Theatre Review: First, Do No Harm // The Old Vic

Photo Credit: Manuel Harlan

First, Do No Harm is written by the acclaimed author and playwright, Bernardine Evaristo, whose Booker Prize Winning novel, Girl, Woman, Other, was the catalyst to her recent growth in popularity. Amongst other things, her work explores social injustice and the importance of standing up against them.

With this in mind, First, Do No Harm is a poignant piece that directly correlates to Girl, Woman, Other. Both pieces underline the prevalent social issues that the United Kingdom has faced during 2020, touching on themes such as racism and Conservative-led cuts to our public health services. Evaristo’s monologue also serves as a great celebration of our NHS and its crucial work.

First, Do No Harm is part of a series of monologues in The Greatest Wealth project. Devised by Adrian Lester and Lolita Chakrabarti, this collection of work highlights the triumphs and struggles faced by the NHS during the past, present and future. This monologue is the final addition to the series, which premiered on the 5th July 2020; this was also the 72nd anniversary of the NHS.

The themes of Evaristo’s monologue are established with a short photo montage of 2020, specifically focusing on the Coronavirus pandemic. This emotive collection of photos shows scenes such as empty London streets in lockdown, and the nurses and doctors affected by treating patients during the COVID-19 outbreak. As a result of this, the monologue is fresh and topical, with Sharon D. Clarke’s statement of “You will regret your actions here today” truly hitting home, making her audience reflect on the situation that our NHS has had to face this year.

The stage is dark and empty, with Sharon D. Clarke stood alone; she speaks directly to (in this case) an imagined audience. The simplicity and emptiness of this set was quite representative of the loneliness and confusion that many individuals have felt in during the social, medical and political turmoil of this year. To reflect this further, Sharon D. Clarke is dressed in black, appearing as though she is in mourning. Her black cloak creates an almost goddess-like figure, perhaps comparing 2020’s events to that of a Roman or Greek tragedy.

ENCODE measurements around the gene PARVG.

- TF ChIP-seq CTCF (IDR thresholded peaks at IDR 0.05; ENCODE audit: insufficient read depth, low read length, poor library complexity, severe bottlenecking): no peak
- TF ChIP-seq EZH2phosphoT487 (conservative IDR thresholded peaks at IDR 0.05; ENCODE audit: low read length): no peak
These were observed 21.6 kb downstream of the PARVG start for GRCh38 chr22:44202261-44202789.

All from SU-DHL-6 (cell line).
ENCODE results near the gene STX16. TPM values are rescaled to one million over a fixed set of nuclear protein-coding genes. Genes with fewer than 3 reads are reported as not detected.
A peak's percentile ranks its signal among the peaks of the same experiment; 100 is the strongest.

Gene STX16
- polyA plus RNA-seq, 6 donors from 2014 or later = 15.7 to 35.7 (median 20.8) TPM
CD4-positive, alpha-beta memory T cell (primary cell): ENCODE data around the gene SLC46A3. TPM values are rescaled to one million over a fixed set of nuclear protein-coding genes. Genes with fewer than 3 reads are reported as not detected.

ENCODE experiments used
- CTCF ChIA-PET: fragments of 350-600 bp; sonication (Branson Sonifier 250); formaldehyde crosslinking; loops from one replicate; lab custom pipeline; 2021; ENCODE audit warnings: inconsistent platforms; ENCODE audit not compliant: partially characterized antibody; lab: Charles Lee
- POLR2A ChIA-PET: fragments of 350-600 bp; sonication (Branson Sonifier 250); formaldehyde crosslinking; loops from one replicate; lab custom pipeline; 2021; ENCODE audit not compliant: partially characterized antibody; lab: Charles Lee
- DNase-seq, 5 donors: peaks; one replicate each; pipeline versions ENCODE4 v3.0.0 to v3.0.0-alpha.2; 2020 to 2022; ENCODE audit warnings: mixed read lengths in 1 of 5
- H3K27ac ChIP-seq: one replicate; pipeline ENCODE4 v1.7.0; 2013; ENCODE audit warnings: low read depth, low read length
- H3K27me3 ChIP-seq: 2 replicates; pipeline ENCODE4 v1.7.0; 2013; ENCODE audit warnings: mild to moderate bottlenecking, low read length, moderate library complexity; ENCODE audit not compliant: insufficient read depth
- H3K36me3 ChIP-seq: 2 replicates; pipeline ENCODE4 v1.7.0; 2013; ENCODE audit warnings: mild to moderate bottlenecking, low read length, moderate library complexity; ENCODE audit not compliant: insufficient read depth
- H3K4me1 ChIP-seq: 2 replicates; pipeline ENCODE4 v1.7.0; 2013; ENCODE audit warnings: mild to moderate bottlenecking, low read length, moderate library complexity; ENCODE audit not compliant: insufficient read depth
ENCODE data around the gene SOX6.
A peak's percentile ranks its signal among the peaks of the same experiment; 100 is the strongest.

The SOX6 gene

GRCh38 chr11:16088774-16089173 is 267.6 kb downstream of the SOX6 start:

The costuming and stage creates a solemn and melancholy tone before Clarke even begins to speak. As the monologues unfolds, her tone is angry yet defiant, chronicling the pressures that society has been under.

Evaristo’s overriding message is essential, reminding everyone not to take the NHS for granted. As such, Clarke recites just a fraction of the brilliant things that doctors, nurses, and social care staff have done for British people this year. The audience is left to conclude that Clarke’s character is a nurse; she provides detailed anecdotes, such as nurses and doctors making it possible for families to speak to their loved ones on FaceTime.

Photo Credit: Twitter / @oldvictheatre

Evaristo’s message will resonate with audiences across Britain, mostly due to the contemporary nature of it. She refuses to overlook the sacrifices that NHS staff make for us every day, but especially this year. Her minimal staging and costume makes her message impossible to miss.

The monologue concludes with Clarke stating that soon, “it will be too late”, which I can imagine (under normal circumstances) would haunt audiences as they left the theatre and travelled home. It truly underlines the necessity of protecting the NHS before we lose it.

Evaristo’s monologue is streaming on the Old Vic’s YouTube channel, alongside the numerous other pieces from The Greatest Wealth.

Words by Olivia Devereux-Evans.

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